Absorption and excretion of m-DNB after oral administration 28

    Distribution and pharmacokinetics of m-DNB in experimental

    animals 29

    Metabolic degradation of m-DNB in vivo and in vitro 30

    Further degradation of m-DNB metabolites 32

    Possible metabolic pathway of m-DNB 33

    Metabolism of m-DNB and free radical generation 34

    Chapter 3 Metabolism and functions of glutathione (GSH) in the central

    nervous system (CNS) {Literature review 2) 36

    GSH metabolism and its biological importance 36

    Regional distribution of GSH in brain 38

    Cellular, and subcellular distributions of GSH in the brain 39


  • Age dependent change of brain GSH levels 40

    Manipulation of brain GSH levels 41

    Brain GSH and ascorbic acid 42

    GSH and Nitric oxide 43

    GSH and mitochondrial functions 44

    Glutathione and neurodegenerative diseases 46

    Glutathione, NMDA receptor and CNS excitability 47

    Brain glutathione and behaviours 50

    Transport of glutathione 51

    Inborn errors of GSH synthesis 52

    Chapter 4 General materials and methods 53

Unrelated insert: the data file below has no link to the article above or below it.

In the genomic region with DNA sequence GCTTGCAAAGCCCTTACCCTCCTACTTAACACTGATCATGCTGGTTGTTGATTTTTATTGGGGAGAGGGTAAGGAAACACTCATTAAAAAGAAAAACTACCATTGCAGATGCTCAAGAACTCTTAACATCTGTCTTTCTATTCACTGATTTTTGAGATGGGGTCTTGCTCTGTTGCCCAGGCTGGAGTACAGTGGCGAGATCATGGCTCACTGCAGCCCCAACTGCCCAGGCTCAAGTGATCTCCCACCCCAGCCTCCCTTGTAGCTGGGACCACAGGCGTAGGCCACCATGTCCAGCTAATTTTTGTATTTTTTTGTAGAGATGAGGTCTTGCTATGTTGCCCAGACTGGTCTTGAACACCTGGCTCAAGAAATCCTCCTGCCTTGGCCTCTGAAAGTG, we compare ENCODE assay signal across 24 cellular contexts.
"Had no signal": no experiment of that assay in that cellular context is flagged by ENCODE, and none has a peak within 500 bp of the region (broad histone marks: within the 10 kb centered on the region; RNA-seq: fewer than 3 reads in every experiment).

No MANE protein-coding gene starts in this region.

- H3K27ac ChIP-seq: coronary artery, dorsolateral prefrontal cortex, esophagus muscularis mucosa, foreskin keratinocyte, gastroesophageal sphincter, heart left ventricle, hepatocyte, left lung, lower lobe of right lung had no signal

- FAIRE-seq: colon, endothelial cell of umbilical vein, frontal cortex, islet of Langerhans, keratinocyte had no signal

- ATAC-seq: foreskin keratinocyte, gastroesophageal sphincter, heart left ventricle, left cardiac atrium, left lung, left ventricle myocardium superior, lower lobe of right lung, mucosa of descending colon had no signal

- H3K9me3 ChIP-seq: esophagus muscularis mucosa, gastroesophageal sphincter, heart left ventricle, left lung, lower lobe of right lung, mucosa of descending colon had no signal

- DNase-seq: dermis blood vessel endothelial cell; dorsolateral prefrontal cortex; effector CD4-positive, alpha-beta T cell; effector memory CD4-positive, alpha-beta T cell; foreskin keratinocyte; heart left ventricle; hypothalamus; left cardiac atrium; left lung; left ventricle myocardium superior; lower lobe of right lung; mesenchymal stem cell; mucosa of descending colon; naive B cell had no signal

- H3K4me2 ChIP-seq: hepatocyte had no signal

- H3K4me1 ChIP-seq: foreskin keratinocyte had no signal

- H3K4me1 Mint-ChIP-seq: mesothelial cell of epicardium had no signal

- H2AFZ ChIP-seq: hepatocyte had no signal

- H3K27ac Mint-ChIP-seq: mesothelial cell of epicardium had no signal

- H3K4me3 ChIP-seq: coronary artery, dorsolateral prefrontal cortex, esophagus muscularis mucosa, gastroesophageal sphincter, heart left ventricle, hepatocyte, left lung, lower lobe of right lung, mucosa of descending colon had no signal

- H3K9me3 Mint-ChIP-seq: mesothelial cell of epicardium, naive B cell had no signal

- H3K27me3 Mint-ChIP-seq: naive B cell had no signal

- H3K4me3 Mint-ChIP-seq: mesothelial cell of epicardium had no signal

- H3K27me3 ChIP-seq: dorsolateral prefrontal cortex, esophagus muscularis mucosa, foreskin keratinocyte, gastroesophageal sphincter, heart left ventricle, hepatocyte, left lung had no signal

Animals and housing 53

    Rat models of DNB neurotoxicity 53

    Observations of clinical signs of neurotoxicity and

    behaviour changes 53

    General health checking 53

    Temperature control 54

    Ataxia scores 54

    Seizure observation and behaviour monitoring 54

    In vitro metabolic studies on tissue slices 54

    Brain and liver slice preparation and incubation 54

    Sampling and sample preparation for DNB measurement 55

    Detection and identification of m-DNB and its metabolites 55

    Implantation of intracerebroventricular (i.c.v.) cannula guides 56

    i.c.v. Administration of BSO and rat model of brain GSH depletion 56

    Preparation of regional brain samples for biochemical analysis 57

    High performance liquid chromatography (HPLC) measurement of

    brain GSH and relevant amino acids 57

    Derivatisation 57

    HPLC conditions 58

    Reagent preparation 58

    HPLC measurement of brain ascorbic acid and malondialdehyde 59


  • Pathological examination




    Chapter 5 Metabolism of m-dinitrobenzene by brain: in vitro studies 63

    Introduction 63

    Materials and methods 64

    Brain and liver slice preparation and incubation 64

    Sampling and HPLC sample preparation 64

    Detection and identification of m-DNB and its metabolites 65

    Statistics 65

    Results 66

    Tissue capacity for metabolising m-DNB 66

    Identification of metabolites and comparison of metabolic

    patterns 66

    Effects of DNB on glucose utilisation in brain slices 66

    Chemical reaction of nitrosonitrobenzene with GSH

    & ascorbate 66

    Discussion 68

    Chapter 6 Heterogeneity in regional distribution of glutathione, ascorbic

    acid and endogenous lipid peroxidation in rat brain 80

    Introduction 80

    Methods and Materials 82

    Results 84

    Heterogeneity of GSH and ascorbic acid distribution

    in the brain 84